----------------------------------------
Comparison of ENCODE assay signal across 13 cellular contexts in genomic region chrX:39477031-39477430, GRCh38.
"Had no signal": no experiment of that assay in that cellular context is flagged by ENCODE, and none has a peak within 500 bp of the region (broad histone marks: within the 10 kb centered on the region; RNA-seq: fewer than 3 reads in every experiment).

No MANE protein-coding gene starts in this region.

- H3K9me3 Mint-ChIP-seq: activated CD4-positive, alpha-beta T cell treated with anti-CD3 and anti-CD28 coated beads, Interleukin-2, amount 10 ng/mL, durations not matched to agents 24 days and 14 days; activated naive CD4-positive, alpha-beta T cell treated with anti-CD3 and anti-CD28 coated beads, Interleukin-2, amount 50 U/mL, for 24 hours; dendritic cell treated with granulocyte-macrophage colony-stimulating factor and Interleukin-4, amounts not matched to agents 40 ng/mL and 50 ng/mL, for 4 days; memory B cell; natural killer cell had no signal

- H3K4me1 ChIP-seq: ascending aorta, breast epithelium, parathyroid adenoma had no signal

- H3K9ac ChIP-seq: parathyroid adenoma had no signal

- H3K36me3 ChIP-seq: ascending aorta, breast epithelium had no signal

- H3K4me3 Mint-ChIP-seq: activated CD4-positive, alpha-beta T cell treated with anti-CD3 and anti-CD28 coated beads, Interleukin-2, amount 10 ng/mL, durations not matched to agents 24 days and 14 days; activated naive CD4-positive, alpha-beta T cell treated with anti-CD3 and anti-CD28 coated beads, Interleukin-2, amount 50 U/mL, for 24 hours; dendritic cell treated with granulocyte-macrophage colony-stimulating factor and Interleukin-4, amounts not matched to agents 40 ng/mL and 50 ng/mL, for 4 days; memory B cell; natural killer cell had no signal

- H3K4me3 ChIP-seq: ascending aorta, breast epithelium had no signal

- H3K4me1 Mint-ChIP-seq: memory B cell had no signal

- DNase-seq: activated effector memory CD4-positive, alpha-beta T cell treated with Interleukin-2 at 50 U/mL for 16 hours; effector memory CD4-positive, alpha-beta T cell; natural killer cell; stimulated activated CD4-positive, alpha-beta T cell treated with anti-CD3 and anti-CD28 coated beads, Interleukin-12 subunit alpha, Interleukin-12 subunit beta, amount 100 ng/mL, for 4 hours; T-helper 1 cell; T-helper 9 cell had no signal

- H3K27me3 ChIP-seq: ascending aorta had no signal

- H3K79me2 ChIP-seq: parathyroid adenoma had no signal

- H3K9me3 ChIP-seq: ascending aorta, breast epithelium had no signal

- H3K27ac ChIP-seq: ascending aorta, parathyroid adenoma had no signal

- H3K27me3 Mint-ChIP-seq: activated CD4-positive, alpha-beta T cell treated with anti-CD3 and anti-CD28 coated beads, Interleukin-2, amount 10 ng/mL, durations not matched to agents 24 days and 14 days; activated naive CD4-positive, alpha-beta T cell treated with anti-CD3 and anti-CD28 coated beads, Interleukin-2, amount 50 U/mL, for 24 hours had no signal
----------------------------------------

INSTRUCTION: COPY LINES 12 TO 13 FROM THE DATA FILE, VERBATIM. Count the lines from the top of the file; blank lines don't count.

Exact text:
- H3K27me3 ChIP-seq: ascending aorta had no signal

- H3K79me2 ChIP-seq: parathyroid adenoma had no signal